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grave stone   Views: 1600
Grave stone. K. Ackers   Comments: 12
Photo: RON HUNT   Item #: 26712  
 
Grave stone. K. Ackers
 
  I know that this isn't the place to put this but I uncovered this stone yesterday at the Wigan Lower Ince Cemetery. It was covered in soil and grass so I uncovered it and placed it in an upright position. If anyone knows of any relatives of this man if they contact me I'll take them to where it is located.
This is an email I received from a friend who I sent the photograph to

That is interesting to see although I have never seen it myself. I knew the name immediately as he is named on the
war memorial in St. Mary's Church at Lower Ince. You have the memorial booklet on WW
which Rev. David Long submitted and with which I had helped him many years ago
following a visit to the church to photograph the memorials.
He is probably also named on the one which was on the outside wall of Christ Church at Higher
Ince as he came from that parish, address given as 14 High Street. I have only ever seen one other regimental badge
memorial which is in St. Luke's churchyard near me for another WW1 soldier.
Ackers' father was a Locomotive Engine Driver and several in their street worked on
the railways.

He has no known grave and is named on the Ploegsteert Memorial in Belgium.
It must have cost the family a goodly sum to have that made but it was somewhere they
could go to remember their son. The Coldstream Guards regiment was an elite one.
I meant a gravestone after the manner of a regimental badge not a replica
of one. Actually, they have the date 12th April 1918 whilst official records show 13/4/18
but he was probably reported missing on 12th later presumed dead.

 

 [<< Back] 12 user comment(s) below:-  [Leave a comment]

Comments by John G, 28th July 2015  
Looks like this lad could have been in thick action in Harsbrouck near Mreville,the Coldstream guards where the cream troops and sent in to push the Germans back. He was twenty four although young to us,he was a veteran to the younger lads.

Comments by Frazhm, 29th July 2015  
Unfortunately I cannot find his service record on Ancestry, as I am wondering if he became a soldier well before WW1 and therefore had some choice in what regiment he could join. Perhaps he was tall and the Coldstream Guards was a regiment he could be considered for. Well done Ron, a brilliant find.

Comments by Fert, 30th July 2015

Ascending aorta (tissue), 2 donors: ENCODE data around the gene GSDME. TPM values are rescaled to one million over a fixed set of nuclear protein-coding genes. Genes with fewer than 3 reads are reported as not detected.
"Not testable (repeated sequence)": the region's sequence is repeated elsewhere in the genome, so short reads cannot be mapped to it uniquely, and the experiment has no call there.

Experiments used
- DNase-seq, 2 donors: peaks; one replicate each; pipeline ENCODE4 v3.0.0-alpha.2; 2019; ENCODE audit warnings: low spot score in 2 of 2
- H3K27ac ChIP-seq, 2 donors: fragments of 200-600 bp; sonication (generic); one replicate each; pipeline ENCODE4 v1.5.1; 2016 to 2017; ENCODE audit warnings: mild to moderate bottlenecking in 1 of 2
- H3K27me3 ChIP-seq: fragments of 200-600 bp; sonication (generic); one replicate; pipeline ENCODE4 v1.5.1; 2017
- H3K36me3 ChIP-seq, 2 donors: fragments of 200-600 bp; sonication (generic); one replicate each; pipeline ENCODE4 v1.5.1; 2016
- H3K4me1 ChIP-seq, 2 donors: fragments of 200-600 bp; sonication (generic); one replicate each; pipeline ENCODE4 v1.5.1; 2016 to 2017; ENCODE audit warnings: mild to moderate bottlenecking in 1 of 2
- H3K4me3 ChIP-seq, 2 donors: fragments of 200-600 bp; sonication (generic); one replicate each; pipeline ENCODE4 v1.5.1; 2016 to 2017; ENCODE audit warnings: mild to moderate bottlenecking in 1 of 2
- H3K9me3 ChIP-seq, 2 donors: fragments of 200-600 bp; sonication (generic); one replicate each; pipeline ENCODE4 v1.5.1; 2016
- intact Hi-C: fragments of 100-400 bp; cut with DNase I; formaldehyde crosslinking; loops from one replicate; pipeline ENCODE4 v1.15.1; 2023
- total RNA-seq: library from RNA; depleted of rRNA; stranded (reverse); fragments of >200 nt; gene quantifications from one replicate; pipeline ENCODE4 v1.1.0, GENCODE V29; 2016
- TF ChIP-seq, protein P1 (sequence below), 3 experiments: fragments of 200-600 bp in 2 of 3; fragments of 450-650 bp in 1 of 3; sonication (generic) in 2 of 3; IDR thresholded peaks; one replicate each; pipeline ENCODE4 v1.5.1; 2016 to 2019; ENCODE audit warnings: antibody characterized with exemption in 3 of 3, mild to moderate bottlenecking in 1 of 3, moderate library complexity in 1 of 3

Poor lad. It must have been something horrific as commented above, regarding the action. There is a trace of George Kay Ackers in the Soldiers Wills and Effects (Monies due, paymaster war gratuity and monies to be released). The entry there is recorded as 13.4.18 "Presumed". Also on the same ledger page is another Coldstream (a John Lynall) entered exactly same date and the entry "Presumed". What a sad but beautiful stone they had for him, to keep him 'near' at home.

Comments by RON HUNT, 31st July 2015  
I was looking for a grave stone for a friend who lives in Canada when I just saw a corner of the stone it was covered in soil and grass I was intrigued as to what it was as I could see it was i the shape of a star at first I thought it may have some Jewish connection. So I uncovered it and lifted it up so that people would be able to see it. It looks like it was broken off from the top of a larger headstone which has long since gone.

Comments by Fert, 31st July 2015  
I've found someone who has George Kay Ackers in their family tree and who seems to be active family history. I have sent them a message, referring them to this site and this photo.
Fingers crossed, everyone, that they do pop on. I have given the site address and where to click from the front page.

Comments by Carol, 31st July 2015  
Henry Ackers died 29 May 1919, aged 67, address 281 Ince Green Lane; Mary Ann Kay Ackers died 28 November 1921, aged 67; Alice Whittle (Mary's mother) died 1889, address 4, High Street Ince. Grave D456, Non-Conformist section.
(information from Freda's cemetery transcriptions. Perhaps
the larger missing headstone stone had their names on it?

Comments by RON HUNT, 31st July 2015  
Carol that was around the same location where I discovered the stone.

Comments by Fert, 31st July 2015  
Done. One of his people has popped on and viewed.

Comments by John G, 31st July 2015  
Well done Fert, & Carol, I am impressed with the attention to detail, it's important that this young man is remembered, and same to you Ron for finding the head stone and cleaning it, I'am sure is relative will be proud also.

Comments by Helen, 1st August 2015  
I was at the Ploegsteert Memorial last week, as well as other 1stWW cemeteries. Wish I had seen this photo before I went so I could have found his headstone. Ploegsteert is like all the other war cemeteries, so well looked after.

Comments by Albert., 1st August 2015  
The only minor contribution I can make is, a family named Ackers lived opposite 7, Winchester Grove, Lower Ince in the forties, and the fifties, and beyond. I believe the son's name is/was Harry.

 
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